The President on Dec. 17 signed into law a sweeping tax cut compromise negotiated by the White House and Republicans. The Senate approved the bill (H.R. 4853) by an 81 to 19 vote on Dec. 15, and the House followed suit on Dec. 16 with a 277 to 148 vote. The framework of the deal was hammered out in negotiations between Congressional Republicans and the administration, and it resolves all the major outstanding tax legislative issues facing lawmakers this session. Following is a summary of the major provisions in the bill.
The new law, formally called the Tax Relief, Unemployment Insurance Reauthorization and Job Creation Act of 2010 (TRA), has received a great deal of press because it extends current “Bush Era" income tax rates for all taxpayers through 2012.
Additionally, the TRA also profoundly affects estate, gift and generation-skipping transfer (GST) taxes:
· For 2011 and 2012, the lifetime gift and estate tax exemptions are reunified with an exemption of $5 million for individuals (up to $10 million for a married couple — and any unused exemption may be portable; see below). Additionally, an individual’s GST exemption will be $5 million (up to $10 million for a married couple).
· Estate, gift and GST tax rates are 35% in 2011 and 2012.
· A new “portability" provision enables an executor to transfer any estate tax exemption not used by a deceased spouse to the surviving spouse.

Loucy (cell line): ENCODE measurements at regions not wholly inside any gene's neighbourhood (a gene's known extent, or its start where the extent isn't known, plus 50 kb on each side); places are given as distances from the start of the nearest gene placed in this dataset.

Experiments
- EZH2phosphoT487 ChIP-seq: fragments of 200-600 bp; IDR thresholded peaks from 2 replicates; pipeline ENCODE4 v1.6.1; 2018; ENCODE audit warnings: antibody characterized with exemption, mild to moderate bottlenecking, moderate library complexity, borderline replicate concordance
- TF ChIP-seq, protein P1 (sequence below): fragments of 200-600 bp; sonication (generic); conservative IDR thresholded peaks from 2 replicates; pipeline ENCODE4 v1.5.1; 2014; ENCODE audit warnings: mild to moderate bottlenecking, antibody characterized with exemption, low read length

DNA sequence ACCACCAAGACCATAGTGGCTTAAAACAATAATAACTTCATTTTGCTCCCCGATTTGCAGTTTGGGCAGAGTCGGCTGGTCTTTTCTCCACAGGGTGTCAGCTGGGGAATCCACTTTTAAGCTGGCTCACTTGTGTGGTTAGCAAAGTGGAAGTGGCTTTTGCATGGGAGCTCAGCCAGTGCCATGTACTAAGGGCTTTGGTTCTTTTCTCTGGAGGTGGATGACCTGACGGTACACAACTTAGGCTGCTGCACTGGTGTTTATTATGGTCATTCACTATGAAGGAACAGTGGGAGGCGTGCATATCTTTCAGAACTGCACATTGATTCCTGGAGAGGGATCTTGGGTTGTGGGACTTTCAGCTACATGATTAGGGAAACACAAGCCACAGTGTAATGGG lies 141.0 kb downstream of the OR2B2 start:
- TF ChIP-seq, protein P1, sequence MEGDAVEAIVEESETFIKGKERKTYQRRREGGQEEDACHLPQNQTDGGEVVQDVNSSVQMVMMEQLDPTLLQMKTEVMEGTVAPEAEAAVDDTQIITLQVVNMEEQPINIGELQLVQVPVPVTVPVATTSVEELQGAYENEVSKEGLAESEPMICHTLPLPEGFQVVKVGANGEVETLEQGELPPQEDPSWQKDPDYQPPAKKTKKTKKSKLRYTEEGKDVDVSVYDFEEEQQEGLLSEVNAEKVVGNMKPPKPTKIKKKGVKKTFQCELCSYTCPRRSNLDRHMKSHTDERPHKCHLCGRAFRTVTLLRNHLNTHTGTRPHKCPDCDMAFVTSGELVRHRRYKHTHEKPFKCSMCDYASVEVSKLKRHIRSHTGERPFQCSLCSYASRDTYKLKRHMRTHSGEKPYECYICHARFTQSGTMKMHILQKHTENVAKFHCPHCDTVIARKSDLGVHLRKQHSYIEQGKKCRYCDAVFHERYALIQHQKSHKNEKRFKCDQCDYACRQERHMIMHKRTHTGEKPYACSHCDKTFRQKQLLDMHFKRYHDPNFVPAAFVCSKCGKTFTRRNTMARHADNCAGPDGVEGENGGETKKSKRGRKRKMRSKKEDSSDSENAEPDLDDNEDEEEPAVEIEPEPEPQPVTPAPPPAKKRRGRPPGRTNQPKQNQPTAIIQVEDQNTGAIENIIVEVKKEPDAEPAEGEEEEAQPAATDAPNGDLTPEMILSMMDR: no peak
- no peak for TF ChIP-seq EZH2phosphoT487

The Limited Life of the TRA
If Congress does not act to prevent the Tax Relief Act’s new rules from sunsetting, there will be a reinstatement in 2013 of pre-2001 rates (55% for estates and lifetime gifts) and exemptions ($1 million for estate and gift taxes, and approximately $1.35 million for GST taxes). This means the opportunities created by the Act may be time-limited. And, as the new law already is in effect, it is very important that you consult seek the proper advice for your particular situation as soon as possible. Specifically, you may want to:
Take advantage of new gifting opportunities. The increase of the lifetime exemption from 2010’s $1 million level to $5 million in 2011 allows individual taxpayers to transfer $4 million more than they could have in 2010 without incurring any gift tax. (A married couple can transfer $8 million more than in 2010.)
· The additional tax-free amount can be used either for outright gifts or for transfers to trusts, including generation-skipping trusts (see “dynasty trusts" below).